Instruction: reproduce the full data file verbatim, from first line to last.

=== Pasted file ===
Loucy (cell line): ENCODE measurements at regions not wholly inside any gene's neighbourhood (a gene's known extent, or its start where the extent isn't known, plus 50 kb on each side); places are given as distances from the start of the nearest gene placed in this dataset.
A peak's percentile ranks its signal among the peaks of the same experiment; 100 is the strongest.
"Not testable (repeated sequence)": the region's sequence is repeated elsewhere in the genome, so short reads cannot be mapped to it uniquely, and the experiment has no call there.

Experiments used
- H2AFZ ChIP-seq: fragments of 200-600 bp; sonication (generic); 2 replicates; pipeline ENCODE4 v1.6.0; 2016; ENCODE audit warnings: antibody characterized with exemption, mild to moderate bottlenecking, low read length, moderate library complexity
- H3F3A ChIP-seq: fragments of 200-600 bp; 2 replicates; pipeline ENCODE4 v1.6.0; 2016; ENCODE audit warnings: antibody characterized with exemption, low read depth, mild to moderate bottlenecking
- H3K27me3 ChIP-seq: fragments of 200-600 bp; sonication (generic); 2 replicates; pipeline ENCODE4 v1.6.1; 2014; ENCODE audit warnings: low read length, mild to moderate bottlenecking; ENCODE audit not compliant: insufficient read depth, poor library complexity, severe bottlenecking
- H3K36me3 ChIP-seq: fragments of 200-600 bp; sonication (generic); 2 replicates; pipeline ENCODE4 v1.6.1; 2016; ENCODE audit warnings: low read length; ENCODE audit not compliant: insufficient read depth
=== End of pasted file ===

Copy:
Loucy (cell line): ENCODE measurements at regions not wholly inside any gene's neighbourhood (a gene's known extent, or its start where the extent isn't known, plus 50 kb on each side); places are given as distances from the start of the nearest gene placed in this dataset.
A peak's percentile ranks its signal among the peaks of the same experiment; 100 is the strongest.
"Not testable (repeated sequence)": the region's sequence is repeated elsewhere in the genome, so short reads cannot be mapped to it uniquely, and the experiment has no call there.

Experiments used
- H2AFZ ChIP-seq: fragments of 200-600 bp; sonication (generic); 2 replicates; pipeline ENCODE4 v1.6.0; 2016; ENCODE audit warnings: antibody characterized with exemption, mild to moderate bottlenecking, low read length, moderate library complexity
- H3F3A ChIP-seq: fragments of 200-600 bp; 2 replicates; pipeline ENCODE4 v1.6.0; 2016; ENCODE audit warnings: antibody characterized with exemption, low read depth, mild to moderate bottlenecking
- H3K27me3 ChIP-seq: fragments of 200-600 bp; sonication (generic); 2 replicates; pipeline ENCODE4 v1.6.1; 2014; ENCODE audit warnings: low read length, mild to moderate bottlenecking; ENCODE audit not compliant: insufficient read depth, poor library complexity, severe bottlenecking
- H3K36me3 ChIP-seq: fragments of 200-600 bp; sonication (generic); 2 replicates; pipeline ENCODE4 v1.6.1; 2016; ENCODE audit warnings: low read length; ENCODE audit not compliant: insufficient read depth